That puts a premium on the quality of big house valuations. Paddy Feeny, head of communications at Christie’s, says there’s a responsibility because the pressure is on to make their own estimate at sale: ‘Once Christie’s has ascribed a number, an estimate, that can then be used in a number of ways — to raise money, or to insure — and we need to be sure we’ve gone through every single individual process here, to make sure it’s as accurate as it can be.’ (In September Christie’s announced that sellers whose work exceeds estimate will have to pay 2 per cent extra commission, which seems like it might incline the house towards giving lower estimates they’re bound to beat. Of course, low estimates won’t attract consignors.)
‘You get the specialist to look at it in the round, but then there’s an internal process where a colleague checks that for them, so there’s never just one pair of eyes on something. That kind of level of detail would be very hard to replicate online.’
Franka Haiderer, senior director and chair of European valuations at Sotheby’s, regards the level of service her team provide as ‘unique’ — with 100 experts in Impressionism and Modernism alone. It’s more costly, ranging from the ‘hundreds to the thousands’, but doesn’t have to be intimidating: ‘You can send in photographs and communicate with us by email, and if we think it’s valuable we’ll definitely invite you. People don’t need to worry, we’re offering a service here.’ However, she still welcomes the rise of the online valuer, if only to guarantee her lunch break: ‘It’s important that there are other platforms out there, because if I got every valuation request that is out there I’d be drowning.’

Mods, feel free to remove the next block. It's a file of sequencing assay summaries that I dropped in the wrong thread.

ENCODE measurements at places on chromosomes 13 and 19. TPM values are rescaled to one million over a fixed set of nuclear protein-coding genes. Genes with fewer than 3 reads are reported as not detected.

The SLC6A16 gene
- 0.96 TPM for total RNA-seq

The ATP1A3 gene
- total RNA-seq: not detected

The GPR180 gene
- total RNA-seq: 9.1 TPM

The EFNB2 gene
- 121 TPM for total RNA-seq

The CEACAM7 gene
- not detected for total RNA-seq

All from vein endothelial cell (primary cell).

A second opinion is justified, and even the auction houses — grudgingly — agree: ‘If they don’t believe the valuation or the estimate, then of course people should look for a second one,’ says Feeny. Haiderer is more coy: ‘There’s no harm in getting a second opinion, but if you want to be confidential go to one person you trust; if you feel differently, then get a second opinion.’
Prudence can only go so far, though. The real question is whether valuations matter. ‘You should buy it because you love it,’ the banker Luke Dugdale tells me, but I get my own second opinion from art journalist Melanie Gerlis: ‘Make sure you love it at least.’
Illustration by Phil Wrigglesworth